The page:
With a downgrade in relations with Israel on the cards, and questions about the exact status of relations between South Africa and Morocco, ANC branch activists fear their more radical voices on foreign policy could be drowned out by “chequebook diplomacy” and a raft of government deployees at the party’s upcoming conference at the Nasrec Expo Centre. By CARIEN DU PLESSIS.
ANC policy has never been completely aligned with government policy on foreign relations. Often it is mitigated by a mixture of realpolitik and diplomacy. In its five-day national conference, starting on Saturday 16 December at the Nasrec Expo Centre in Johannesburg, the party is set to consider various contentious issues, such as the potential closure of South Africa’s embassy in Israel as well as the country’s warming official stance towards Morocco despite what is still considered in ANC circles a “colonisation” of Western Sahara.
Delegates to the conference fear that ANC leaders in government might try to drown out more radical voices in the party on these matters by flooding policy commissions at the conference with ANC deployees in government.
They have written to Secretary-General Gwede Mantashe, expressing worries that the department of international relations could “load” the commission with at least 30 South African ambassadors and diplomats that will push whatever official government policy they are told to push at the commission.
“Ambassadors are like ministers, they can be appointed and recalled at will, and they get really good pay and perks, so they tend to toe the line,” a delegate who wanted to remain anonymous told Daily Maverick.
“Branches and structures that are meant to be making important leadership and policy decisions are being undermined by diplomats,” another delegate said. “This is an absolute abuse of the ANC and even our sovereignty.
“This is an insult that undermines the democracy of the ANC conference by placing power in the hands of a select,” he said.
“This is an attack on the ANC and undermines the purpose of the ANC congress; if [the ambassadors are] allowed, the ANC is no longer a governing party but rather it is being reduced to a timid organisation that is dictated to by conservative or corrupt government bureaucrats. Ultimately it gives the appointed minister and bureaucrats complete control of the ANC international relations policy.”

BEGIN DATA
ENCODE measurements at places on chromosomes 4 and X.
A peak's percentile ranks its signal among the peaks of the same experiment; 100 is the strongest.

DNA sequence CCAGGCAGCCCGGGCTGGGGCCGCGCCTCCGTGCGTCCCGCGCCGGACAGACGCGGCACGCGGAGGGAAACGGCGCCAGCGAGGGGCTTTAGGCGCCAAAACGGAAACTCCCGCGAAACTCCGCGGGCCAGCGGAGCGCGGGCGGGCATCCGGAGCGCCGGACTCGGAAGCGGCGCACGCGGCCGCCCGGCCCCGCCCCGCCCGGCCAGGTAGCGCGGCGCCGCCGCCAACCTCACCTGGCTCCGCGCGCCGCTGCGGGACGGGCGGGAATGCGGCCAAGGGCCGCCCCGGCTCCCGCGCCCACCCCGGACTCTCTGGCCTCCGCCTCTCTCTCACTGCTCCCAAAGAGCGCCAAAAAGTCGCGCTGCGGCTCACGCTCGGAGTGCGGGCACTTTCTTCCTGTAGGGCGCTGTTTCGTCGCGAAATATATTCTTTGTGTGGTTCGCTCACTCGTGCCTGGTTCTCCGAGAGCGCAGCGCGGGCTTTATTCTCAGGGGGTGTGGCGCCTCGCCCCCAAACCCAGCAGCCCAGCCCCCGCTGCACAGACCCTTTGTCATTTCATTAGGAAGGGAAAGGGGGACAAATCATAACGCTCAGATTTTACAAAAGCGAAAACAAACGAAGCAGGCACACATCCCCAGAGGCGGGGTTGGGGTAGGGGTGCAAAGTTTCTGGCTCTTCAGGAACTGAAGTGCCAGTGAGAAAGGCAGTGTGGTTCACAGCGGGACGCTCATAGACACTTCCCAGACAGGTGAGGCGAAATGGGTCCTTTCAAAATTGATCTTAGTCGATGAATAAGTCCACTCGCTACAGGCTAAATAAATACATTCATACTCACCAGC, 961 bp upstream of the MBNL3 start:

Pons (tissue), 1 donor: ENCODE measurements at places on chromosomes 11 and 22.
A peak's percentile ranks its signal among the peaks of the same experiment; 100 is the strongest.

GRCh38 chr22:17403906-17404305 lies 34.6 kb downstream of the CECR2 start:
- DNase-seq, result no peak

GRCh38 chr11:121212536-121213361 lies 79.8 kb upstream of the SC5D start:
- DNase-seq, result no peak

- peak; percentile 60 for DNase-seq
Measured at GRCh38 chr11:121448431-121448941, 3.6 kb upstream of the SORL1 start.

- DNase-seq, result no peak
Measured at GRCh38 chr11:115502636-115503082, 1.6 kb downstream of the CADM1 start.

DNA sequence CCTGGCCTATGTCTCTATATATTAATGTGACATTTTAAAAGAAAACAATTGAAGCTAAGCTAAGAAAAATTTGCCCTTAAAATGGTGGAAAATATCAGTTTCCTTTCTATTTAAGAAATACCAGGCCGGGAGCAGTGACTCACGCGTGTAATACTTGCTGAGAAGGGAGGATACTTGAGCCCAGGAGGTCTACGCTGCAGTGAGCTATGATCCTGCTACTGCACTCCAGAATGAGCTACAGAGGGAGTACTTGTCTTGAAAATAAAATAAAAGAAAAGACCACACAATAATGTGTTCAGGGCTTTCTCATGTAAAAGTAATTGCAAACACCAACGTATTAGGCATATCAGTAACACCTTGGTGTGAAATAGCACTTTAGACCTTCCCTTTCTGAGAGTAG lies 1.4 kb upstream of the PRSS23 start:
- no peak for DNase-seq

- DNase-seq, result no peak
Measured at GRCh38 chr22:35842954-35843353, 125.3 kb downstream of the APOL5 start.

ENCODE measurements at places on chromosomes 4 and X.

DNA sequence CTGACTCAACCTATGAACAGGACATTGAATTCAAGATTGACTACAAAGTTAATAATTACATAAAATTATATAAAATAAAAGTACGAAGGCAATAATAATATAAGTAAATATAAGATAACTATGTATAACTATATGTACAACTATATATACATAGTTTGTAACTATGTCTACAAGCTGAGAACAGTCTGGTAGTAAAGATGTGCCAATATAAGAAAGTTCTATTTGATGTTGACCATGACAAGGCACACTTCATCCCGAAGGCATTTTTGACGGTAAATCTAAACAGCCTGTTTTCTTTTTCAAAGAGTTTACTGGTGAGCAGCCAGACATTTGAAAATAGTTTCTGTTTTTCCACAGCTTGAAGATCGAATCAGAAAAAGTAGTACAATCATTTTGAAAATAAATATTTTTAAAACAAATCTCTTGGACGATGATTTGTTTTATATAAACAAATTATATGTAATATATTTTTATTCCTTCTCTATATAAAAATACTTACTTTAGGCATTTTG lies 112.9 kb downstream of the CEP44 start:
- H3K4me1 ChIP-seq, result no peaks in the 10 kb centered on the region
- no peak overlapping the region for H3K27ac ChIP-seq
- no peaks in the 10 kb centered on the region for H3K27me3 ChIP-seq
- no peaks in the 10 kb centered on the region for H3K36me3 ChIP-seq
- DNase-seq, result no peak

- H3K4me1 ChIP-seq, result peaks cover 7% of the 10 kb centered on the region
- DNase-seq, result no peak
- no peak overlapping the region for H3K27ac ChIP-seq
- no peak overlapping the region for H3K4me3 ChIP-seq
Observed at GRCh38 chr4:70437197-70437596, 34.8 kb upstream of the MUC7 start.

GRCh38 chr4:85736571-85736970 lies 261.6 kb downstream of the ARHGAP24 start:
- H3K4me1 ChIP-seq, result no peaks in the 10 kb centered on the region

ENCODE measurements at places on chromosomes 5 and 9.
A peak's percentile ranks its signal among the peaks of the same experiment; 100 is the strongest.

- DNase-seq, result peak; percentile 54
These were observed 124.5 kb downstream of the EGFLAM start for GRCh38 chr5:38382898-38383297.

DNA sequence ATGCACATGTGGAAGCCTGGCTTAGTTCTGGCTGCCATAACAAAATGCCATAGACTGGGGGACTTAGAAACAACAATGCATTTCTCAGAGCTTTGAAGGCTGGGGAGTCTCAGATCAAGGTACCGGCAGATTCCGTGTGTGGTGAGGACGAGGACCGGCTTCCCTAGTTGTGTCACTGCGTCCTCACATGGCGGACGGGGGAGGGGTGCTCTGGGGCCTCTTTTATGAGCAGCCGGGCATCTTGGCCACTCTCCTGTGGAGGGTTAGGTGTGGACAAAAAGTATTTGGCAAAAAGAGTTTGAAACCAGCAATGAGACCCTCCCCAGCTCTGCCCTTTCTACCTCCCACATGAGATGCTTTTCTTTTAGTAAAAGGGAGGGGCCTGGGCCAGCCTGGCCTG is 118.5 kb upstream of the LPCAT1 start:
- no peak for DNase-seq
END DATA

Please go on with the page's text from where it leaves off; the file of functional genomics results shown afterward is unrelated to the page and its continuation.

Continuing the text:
He said: “It is imperative that the ANC accounts to the branches and not government bureaucrats. We cannot be captured by chequebook diplomacy used by Morocco, Israel or any other country.”
A Dirco official confirmed that the department would send delegates to the ANC’s conference to participate in commissions. He said the department always sent employees to ANC conferences to sit on the international relations commission, and they even take charge of writing some of the policy documents.
Party spokesperson Khusela Sangoni said commissions consisted of voting delegates “and we do also invite various resource persons drawn from the [ANC] subcommittee of international relations, and anybody else who will add to discussions.”
At the ANC’s policy conference in July there was a strong push from anti-Israeli groups such as Boycott, Divestment and Sanctions (BDS) to resolve on the closure of the South African embassy in Israel.
It was agreed that an assessment would be done on this.
Leaders in high places supported a downgrading of relations. Deputy Secretary-General Jessie Duarte wrote on this site just over a week ago that there were two options under consideration. “First, we downgrade our embassy in Israel based on the continuous violation of international law and UN resolutions by the Israelis and the ongoing building of settlements in the Occupied Territories. The second option is to shut down our embassy completely, taking or not taking into account the associated risks.”